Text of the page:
Yes, we know about “Monterey” in California, a long-standing tradition every August. It’s grown to gargantuan proportions, combining multiple shows and auctions into a jam-packed week. Amelia Island in Florida in March is referred to by some as the “Monterey of the East”, again with shows and auctions running back-to-back. However, these are once-a-year programs on the calendar, without any other nearby automotive events during the rest of the year. The Keystone State calendar starts with Carlisle in April, then the Hershey Elegance in June, Mecum Harrisburg in July, Das Awkscht Fescht and New Hope in August, Carlisle again in September, and concludes with Hershey in October. All these shows are well-attended by car owners and spectators alike, and the collector car club support acts as a backbone, ensuring consistency year after year. This tally doesn’t count the marque-specific Carlisle events, club-sponsored local shows, or the incredible museums in the state such as the Simeone in Philly.

Back to Macungie 2022: it’s a 3-day event and always has been, with some variety each of the days. Saturday seems to bring out the largest number of cars and so it was my choice again for this year. The weather was hot and humid, but the occasional breeze and some intermittent cloudiness helped alleviate the dog days of August. Attendance was excellent, even if some areas of the field never filled to capacity. (In fairness, I saw cars arriving as late as noon, so the field may have seen its ranks swell a bit.) While it’s mostly American cars, the pre-war turnout is strong. The decades of the ‘50s and ‘60s are also well-represented. Import vehicles, led this year by a special field of British cars, provided some variety.

Similar to what I’ve done at Hershey, I find it a huge advantage to arrive early and photograph vehicles as they drive in. The gates opened at 7:30 a.m., and I situated myself and my trusty Sony (this time using my prime 85mm telephoto lens) along the entrance path and snapped away. Later, I walked the entire show and captured many of the cars that I didn’t get to see drive in under their own power. While I was unable to enter a car of my own this year, I conversed with numerous friends on the field who had brought cars, and I hope to join the fun in a more engaging way for next year’s big 60th anniversary!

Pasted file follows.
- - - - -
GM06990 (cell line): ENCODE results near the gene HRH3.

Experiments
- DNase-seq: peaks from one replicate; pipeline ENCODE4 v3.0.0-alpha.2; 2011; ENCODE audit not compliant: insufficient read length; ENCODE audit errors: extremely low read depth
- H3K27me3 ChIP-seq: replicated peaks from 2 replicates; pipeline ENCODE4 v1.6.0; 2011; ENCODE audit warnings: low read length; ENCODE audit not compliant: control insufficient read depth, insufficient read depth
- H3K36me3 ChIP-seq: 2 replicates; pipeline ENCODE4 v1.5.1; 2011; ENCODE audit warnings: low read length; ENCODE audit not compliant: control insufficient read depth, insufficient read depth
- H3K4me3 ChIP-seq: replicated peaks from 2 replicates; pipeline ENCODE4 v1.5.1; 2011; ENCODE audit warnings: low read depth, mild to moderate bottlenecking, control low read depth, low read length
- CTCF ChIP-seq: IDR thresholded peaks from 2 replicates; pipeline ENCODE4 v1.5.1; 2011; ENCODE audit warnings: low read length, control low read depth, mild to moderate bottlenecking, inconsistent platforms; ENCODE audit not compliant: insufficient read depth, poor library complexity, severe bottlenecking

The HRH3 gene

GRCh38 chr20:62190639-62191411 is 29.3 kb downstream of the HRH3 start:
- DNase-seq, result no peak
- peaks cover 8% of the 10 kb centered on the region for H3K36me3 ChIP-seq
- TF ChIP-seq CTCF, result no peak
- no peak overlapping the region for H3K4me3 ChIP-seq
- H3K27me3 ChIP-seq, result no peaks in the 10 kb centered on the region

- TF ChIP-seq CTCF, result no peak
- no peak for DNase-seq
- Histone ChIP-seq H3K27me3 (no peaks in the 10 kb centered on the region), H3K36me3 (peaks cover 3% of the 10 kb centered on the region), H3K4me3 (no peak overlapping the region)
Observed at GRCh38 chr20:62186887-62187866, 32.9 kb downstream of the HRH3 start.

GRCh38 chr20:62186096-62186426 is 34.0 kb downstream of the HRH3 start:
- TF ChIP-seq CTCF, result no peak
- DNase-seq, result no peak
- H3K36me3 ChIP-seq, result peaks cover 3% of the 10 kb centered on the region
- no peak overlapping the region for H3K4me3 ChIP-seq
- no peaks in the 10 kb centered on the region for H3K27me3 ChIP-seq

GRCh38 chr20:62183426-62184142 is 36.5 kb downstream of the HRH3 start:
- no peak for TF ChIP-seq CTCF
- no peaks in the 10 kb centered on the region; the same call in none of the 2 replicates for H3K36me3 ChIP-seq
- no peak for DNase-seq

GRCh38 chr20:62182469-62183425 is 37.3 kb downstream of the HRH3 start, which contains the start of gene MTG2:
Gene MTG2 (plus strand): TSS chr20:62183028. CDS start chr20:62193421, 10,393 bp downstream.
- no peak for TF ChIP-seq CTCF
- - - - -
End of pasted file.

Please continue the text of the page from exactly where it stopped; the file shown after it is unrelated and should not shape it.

WARNING! MASSIVE PHOTOGRAPHIC CONTENT AHEAD!
The Morning Parade:

 

 

Sometimes, the smallest cars make the grandest entrances:

 

On the showfield:

 

British cars were set apart from the rest in their own special part of the field:

 

 

Is the “new” Mini “mini”?

 

This car was parked among the Brits. When I teased the owner about it, he retorted, with a knowing wink in his eye, “well, the Smiths gauges are British!”

 

 

All photographs copyright © 2022 Richard A. Reina. Photos may not be copied or reproduced without express written permission.

 

Neshanic Station NJ Car Show, July 16, 2022

The Neshanic Station (NJ) combination flea market and car show was held on Saturday July 16, 2022. As this show is all but three miles from my house, my Alfa Romeo and I were there. Last year, its inaugural season, I was able to make it there four times. This year’s visit was my first since July 17, 2021, making almost a year to the day since I last attended.